Pressures to Increase Volume of Colonoscopies Adversely Impacts How Screenings Are Performed

The study was conducted by Lawrence B. Cohen, MD, Associate Clinical Professor of Gastroenterology.

New York
 – March 12, 2012 /Press Release/  –– 

Researchers at Mount Sinai School of Medicine have found that 92 percent of more than 1,000 gastroenterologists responding to a survey believed that pressures to increase the volume of colonoscopies adversely impacted how they performed their procedures, which could potentially affect the quality of colon cancer screening.  The findings, based on responses from members of the American Society for Gastrointestinal Endoscopy (ASGE), are published in the March 2012 issue of Gastrointestinal Endoscopy.
 
"The number of colonoscopies has risen dramatically over the past fifteen years, but it is imperative that an increase in volume not occur at the expense of quality and safety," said Lawrence B. Cohen, MD, lead study author and an Associate Clinical Professor of Gastroenterology at Mount Sinai.  "Balancing quantity and quality is an issue that needs to be addressed in order to ensure the continued success of colon cancer prevention programs."

Overall, 92.3 percent of survey respondents indicated that production pressures, such as heightened demand for the procedure, rising overhead or shrinking reimbursement rates, resulted in physicians postponing, aborting or reducing the extent of a colonoscopy procedure.  For example, 7.2 percent of participants said production pressures made them reduce the time examining the colon wall, 5.3 percent of participants said these pressures made them abort a difficult colonoscopy, and 69 percent said they performed a colonoscopy on a patient with an unfavorable risk/benefit ratio.  

Mount Sinai researchers sent a 40-question survey to the 5,739 members of the ASGE working in the United States and received 1,073 completed responses.  The survey focused on three key areas: the respondent's demographic and practice characteristics, the operational characteristics of their facilities and their observations of colleagues. 

  Additional results of the survey include:

  • 13 percent of respondents indicated that they have insufficient time for a pre-procedure assessment, 7.7 percent believed they routinely had inadequate time to complete an examination and 5.5 percent believed that patients were discharged from the unit prematurely;
  • 47.8 percent of respondents had witnessed a colleague alter their usual practice patterns, within the past three years, as a result of production pressure;
  • 42 percent identified one or more sources of inefficiency in their practice, such as an inadequate number of procedure rooms, insufficient staff, or too few beds in the recovery unit;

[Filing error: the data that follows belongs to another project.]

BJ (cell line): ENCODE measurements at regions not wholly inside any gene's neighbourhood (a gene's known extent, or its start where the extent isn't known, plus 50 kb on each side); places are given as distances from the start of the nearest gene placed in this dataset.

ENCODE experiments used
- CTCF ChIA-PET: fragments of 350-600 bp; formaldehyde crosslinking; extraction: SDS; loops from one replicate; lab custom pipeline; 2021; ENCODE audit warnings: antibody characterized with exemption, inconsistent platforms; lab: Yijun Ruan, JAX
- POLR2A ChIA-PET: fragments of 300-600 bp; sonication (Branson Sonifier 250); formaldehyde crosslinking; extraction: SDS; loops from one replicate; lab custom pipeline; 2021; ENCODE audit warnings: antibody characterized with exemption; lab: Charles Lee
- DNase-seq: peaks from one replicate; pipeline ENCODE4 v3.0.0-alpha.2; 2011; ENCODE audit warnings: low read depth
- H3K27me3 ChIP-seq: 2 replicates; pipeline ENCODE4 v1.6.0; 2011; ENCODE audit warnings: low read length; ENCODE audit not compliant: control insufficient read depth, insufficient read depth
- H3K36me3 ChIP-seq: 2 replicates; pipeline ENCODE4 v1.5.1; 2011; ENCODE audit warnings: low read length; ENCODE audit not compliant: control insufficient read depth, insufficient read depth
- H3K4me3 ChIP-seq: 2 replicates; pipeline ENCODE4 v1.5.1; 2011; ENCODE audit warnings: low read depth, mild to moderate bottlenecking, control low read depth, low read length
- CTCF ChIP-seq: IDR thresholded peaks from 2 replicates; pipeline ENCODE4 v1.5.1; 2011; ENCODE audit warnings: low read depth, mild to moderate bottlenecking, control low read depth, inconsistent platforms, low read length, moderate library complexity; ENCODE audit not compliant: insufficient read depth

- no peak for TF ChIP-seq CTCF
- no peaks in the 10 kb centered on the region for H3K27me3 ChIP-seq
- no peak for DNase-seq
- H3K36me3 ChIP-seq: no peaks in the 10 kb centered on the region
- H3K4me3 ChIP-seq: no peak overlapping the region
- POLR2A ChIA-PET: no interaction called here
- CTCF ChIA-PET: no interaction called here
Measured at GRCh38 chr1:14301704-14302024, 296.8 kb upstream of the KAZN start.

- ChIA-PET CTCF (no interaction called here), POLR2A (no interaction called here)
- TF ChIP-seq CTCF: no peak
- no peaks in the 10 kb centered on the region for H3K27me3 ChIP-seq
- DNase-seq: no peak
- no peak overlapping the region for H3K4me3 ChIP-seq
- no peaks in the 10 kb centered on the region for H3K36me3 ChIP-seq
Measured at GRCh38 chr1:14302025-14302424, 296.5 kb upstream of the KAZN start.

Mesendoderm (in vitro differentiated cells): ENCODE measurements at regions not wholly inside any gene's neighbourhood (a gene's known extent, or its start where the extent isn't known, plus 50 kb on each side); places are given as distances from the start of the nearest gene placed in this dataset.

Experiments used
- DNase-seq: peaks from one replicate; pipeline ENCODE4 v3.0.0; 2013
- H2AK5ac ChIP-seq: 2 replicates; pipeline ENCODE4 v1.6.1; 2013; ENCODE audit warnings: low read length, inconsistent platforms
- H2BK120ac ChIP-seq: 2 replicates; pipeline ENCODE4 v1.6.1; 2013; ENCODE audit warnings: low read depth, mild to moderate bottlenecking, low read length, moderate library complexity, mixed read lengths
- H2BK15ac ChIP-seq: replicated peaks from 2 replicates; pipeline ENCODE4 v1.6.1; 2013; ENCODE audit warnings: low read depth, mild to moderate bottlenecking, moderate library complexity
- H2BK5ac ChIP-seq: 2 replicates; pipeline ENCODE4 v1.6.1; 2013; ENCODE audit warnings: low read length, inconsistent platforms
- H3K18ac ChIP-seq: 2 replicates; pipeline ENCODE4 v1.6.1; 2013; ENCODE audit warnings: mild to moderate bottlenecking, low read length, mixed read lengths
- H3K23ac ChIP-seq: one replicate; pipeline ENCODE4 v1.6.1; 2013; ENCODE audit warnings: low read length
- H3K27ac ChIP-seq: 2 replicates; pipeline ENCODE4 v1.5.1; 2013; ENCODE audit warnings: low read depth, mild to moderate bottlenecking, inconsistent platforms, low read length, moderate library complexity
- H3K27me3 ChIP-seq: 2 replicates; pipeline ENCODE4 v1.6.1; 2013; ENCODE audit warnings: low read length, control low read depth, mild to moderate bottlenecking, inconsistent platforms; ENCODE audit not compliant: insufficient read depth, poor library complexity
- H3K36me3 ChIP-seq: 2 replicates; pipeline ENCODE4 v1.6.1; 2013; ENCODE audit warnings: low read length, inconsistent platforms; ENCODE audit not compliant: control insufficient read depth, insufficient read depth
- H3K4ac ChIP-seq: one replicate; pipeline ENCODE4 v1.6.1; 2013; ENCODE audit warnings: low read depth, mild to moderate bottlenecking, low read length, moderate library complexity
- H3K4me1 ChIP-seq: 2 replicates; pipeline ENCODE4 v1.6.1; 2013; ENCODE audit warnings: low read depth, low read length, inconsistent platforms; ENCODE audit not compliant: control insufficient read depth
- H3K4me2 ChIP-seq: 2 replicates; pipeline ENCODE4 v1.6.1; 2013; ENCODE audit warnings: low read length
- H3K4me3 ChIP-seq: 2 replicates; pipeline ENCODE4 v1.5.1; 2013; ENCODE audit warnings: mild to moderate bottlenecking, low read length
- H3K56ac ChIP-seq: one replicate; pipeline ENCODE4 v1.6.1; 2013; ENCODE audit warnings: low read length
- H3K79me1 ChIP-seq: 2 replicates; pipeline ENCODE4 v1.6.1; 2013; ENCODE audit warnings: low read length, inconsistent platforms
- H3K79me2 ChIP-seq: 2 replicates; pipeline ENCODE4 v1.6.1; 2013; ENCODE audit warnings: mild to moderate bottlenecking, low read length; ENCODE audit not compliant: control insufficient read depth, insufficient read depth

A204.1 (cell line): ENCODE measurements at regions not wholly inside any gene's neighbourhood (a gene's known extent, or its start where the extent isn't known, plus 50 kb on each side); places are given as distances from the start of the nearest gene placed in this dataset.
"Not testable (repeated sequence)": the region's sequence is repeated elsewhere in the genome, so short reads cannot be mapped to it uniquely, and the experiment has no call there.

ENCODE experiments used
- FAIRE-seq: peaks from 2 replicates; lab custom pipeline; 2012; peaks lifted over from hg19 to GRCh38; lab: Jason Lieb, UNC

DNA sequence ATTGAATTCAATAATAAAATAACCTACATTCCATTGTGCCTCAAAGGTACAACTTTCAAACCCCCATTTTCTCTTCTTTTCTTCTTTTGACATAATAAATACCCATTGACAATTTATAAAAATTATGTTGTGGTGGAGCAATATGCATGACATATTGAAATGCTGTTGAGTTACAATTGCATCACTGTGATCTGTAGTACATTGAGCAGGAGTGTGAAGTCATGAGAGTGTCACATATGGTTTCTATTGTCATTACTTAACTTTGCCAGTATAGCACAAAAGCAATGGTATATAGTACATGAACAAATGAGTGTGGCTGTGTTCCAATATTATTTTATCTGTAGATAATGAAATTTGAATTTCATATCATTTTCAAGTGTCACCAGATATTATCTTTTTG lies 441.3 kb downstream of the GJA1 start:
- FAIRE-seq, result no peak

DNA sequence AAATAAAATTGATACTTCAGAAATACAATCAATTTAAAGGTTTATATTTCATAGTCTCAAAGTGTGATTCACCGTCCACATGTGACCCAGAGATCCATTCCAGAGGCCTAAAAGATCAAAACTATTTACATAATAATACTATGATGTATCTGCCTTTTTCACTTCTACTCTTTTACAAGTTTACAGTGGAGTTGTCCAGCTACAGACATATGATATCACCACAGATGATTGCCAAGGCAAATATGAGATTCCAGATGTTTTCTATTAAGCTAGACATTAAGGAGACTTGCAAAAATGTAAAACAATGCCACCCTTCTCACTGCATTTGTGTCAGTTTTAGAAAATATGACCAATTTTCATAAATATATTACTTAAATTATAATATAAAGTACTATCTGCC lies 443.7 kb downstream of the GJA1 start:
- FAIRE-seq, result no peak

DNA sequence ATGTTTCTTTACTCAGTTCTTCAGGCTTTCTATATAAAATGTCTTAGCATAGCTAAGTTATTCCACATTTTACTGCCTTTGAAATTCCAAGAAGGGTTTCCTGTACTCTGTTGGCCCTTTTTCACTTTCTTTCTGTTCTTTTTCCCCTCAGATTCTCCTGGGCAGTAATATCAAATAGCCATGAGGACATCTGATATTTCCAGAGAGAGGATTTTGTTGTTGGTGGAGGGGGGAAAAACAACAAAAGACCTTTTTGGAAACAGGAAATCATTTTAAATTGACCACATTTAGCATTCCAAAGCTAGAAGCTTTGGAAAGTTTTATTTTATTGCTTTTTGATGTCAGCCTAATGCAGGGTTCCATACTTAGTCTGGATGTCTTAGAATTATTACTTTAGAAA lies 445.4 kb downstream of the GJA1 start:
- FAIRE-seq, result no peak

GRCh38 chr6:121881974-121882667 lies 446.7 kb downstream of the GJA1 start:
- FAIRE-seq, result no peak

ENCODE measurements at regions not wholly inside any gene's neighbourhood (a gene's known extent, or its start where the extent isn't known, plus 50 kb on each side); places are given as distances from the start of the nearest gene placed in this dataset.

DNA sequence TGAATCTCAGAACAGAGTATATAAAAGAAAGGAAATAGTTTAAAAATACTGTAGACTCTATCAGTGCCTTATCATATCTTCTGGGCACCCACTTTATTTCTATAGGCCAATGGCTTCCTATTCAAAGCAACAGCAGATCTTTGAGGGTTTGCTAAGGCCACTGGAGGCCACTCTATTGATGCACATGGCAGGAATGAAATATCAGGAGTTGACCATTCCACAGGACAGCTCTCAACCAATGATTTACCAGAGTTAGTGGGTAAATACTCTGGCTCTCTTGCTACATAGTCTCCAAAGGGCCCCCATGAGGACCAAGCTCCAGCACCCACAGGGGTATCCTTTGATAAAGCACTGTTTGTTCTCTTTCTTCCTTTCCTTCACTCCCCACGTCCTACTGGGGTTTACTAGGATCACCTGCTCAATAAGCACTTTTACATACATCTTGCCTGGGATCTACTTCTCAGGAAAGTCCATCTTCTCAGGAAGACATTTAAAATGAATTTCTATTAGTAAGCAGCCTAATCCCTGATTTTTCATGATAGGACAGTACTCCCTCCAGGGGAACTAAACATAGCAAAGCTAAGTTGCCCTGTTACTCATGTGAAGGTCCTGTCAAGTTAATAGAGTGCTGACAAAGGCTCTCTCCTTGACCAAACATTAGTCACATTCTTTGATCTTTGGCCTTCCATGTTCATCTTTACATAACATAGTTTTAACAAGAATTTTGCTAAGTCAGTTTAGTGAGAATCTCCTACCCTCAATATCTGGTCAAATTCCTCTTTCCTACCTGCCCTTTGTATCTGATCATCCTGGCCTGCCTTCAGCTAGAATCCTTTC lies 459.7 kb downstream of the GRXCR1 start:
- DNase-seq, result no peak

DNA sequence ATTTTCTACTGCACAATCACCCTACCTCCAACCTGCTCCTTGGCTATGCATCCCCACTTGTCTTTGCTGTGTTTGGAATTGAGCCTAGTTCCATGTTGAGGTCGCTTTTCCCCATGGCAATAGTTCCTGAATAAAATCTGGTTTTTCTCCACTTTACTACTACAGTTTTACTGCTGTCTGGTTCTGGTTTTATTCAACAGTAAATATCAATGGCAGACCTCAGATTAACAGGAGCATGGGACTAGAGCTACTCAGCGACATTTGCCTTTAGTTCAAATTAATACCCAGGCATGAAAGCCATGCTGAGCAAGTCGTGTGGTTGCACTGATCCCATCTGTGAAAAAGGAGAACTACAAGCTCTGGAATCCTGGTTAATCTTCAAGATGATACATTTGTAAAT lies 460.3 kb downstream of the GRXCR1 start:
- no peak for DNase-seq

• 77.8 percent believed that their weekly workload was excessive; 97 percent believe the medical care that they provide is equivalent to or better than it was three years ago, but 78.5 percent experienced more work-related stress, compared with three years earlier; and 81 percent indicated they are working harder now to preserve their practice income.

"At Mount Sinai, we have worked diligently to implement continuous quality-improvement programs, offer periodic retraining, and allocate enough time per procedure," said Dr. Cohen.  "In fact, we perform colonoscopies in half-day blocks, and emphasize the importance of the quality of bowel cleansing. Ultimately, we all need to confront the issue of production pressure and create these kinds of solutions in order to ensure the delivery of effective colonoscopy screenings."  

Mount Sinai's Gastroenterology Division is ranked fifth in the country among top hospitals, according to U.S. News and World Report.

About The Mount Sinai Medical Center 

The Mount Sinai Medical Center encompasses both The Mount Sinai Hospital and Mount Sinai School of Medicine. Established in 1968, Mount Sinai School of Medicine is one of the leading medical schools in the United States. The Medical School is noted for innovation in education, biomedical research, clinical care delivery, and local and global community service. It has more than 3,400 faculty in 32 departments and 14 research institutes, and ranks among the top 20 medical schools both in National Institutes of Health (NIH) funding and by U.S. News & World Report. 

The Mount Sinai Hospital, founded in 1852, is a 1,171-bed tertiary- and quaternary-care teaching facility and one of the nation’s oldest, largest and most-respected voluntary hospitals. In 2011, U.S. News & World Report ranked The Mount Sinai Hospital 16th on its elite Honor Roll of the nation’s top hospitals based on reputation, safety, and other patient-care factors. Of the top 20 hospitals in the United States, Mount Sinai is one of 12 integrated academic medical centers whose medical school ranks among the top 20 in NIH funding and U.S. News & World Report and whose hospital is on the U.S. News & World Report Honor Roll. Nearly 60,000 people were treated at Mount Sinai as inpatients last year, and approximately 560,000 outpatient visits took place. 

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